"The wandering bands of Sapiens storytellers were the most important and destructive force the animal kingdom ever produced."
This phrase appears early in book. It is another book about the rise of human kind on this Earth. It is similar to Guns, Germs and Steel and A Brief History of Everything.
I read it mostly for the early history: the invention of languages, stories, religions, gods and kings and such. In that respect it delivered.
One myth the book explodes is the idea of primitive cultures as being more in touch with and more cooperative with nature. It is not true. Every human group, everywhere, wasted no time in bending the environment to its one uses, and grabbing all the low hanging fruit as fast as they could, lest the other guy get it. Think the death of the North American mega fauna and the hands of the native populations.
It takes on what the author calls "romantic consumerism"… the general idea that you life is best served by jetting all over the world and getting exposed to as many cultures as possible. It also attacks cultural relativism for the evil that it is.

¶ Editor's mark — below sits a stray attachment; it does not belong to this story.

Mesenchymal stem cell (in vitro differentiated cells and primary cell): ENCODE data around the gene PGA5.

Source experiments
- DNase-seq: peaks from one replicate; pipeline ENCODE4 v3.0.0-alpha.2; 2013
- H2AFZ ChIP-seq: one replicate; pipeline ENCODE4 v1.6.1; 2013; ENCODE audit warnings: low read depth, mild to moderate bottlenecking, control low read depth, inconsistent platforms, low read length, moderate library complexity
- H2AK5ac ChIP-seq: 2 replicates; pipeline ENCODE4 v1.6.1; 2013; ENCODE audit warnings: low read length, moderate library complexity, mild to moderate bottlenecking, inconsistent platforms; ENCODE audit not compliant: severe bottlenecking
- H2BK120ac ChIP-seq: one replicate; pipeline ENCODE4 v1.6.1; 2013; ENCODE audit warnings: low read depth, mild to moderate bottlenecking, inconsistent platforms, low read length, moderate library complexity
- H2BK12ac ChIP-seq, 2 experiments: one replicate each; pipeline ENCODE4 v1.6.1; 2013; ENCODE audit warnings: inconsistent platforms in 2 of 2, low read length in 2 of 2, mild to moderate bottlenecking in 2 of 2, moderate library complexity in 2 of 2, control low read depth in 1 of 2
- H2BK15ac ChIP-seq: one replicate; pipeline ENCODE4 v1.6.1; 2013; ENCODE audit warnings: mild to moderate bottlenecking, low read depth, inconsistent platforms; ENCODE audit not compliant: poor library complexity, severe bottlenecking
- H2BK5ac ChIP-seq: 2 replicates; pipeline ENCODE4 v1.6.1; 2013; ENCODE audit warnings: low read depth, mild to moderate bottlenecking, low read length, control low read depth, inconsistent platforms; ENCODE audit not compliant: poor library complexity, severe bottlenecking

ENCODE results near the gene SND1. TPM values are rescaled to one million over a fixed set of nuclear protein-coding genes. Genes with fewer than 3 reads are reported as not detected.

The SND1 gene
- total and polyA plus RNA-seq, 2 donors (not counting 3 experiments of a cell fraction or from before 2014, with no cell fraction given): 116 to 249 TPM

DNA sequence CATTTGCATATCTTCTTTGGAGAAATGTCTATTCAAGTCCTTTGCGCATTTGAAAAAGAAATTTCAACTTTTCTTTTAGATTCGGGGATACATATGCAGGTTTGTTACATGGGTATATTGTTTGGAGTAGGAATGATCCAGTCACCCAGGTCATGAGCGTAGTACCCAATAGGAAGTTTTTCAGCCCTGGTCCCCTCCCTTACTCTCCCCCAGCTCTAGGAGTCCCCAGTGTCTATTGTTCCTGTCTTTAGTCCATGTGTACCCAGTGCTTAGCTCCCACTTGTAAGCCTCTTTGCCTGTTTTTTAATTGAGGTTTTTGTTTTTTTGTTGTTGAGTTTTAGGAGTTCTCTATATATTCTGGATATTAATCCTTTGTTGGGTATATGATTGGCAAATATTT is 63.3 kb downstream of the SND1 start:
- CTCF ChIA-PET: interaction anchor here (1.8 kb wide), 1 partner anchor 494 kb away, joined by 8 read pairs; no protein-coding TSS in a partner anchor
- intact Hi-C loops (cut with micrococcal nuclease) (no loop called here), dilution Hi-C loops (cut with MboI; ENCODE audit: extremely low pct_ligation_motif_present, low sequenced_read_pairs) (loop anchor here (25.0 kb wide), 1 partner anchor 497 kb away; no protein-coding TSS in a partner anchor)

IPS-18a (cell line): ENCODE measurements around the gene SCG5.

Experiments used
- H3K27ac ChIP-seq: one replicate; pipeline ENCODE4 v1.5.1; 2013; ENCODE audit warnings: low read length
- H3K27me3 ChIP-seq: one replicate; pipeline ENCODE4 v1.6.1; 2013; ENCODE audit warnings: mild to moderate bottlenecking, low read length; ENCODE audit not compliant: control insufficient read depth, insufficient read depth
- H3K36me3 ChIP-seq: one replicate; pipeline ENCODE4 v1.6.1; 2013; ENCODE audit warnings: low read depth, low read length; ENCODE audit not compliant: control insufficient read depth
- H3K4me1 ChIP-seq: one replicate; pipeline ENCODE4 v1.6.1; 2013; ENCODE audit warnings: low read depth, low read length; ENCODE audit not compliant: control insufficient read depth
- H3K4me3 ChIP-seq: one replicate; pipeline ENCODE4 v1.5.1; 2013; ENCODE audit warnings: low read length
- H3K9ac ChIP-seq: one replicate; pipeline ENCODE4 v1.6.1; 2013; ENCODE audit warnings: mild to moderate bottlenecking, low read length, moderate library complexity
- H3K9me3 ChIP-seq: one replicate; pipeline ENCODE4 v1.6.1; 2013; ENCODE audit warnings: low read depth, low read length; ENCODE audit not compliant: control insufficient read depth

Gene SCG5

The author made an interesting observation about religions in general. They can be broken down into three gross categories: Many gods (polytheism); Two gods (dualism); And one god (monotheism).
Polytheism is marked by a laid back attitude. If you meet someone who believes in another god, no problem. You just add it to the list.
Dualism is marked by conflict: Creator versus destroyer; good versus evil; heaven versus hell.
Monotheism (i.e.: the big three) is awash in the blood of the non-believers.
Roman Catholicism is kind of an odd-man-out. They believe in one god with three faces (father son and holy ghost). They embrace dualism with God versus Satan. And they are also polytheistic in that they have hundreds of saints, and each saint has its followers. Practically speaking, "saint" is just another word for demigod.
The author uses the phrase "the exception that proves the rule" incorrectly and more than once. Truth be told, few people know how cliché is intended to work.
It has some interesting observations about money and credit. The author argues that the British obtained global imperialist domination over France because they paid their bills and were a good credit risk. Credit at the time was a new concept that the French failed to appreciate.
The last few chapters get into philosophy, happiness, and extrapolating the modern world out into the future, a most dangerous game.
An easy read, with the occasional bit of humor.
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Lee Moller is a life-long skeptic and atheist and the author of The God Con.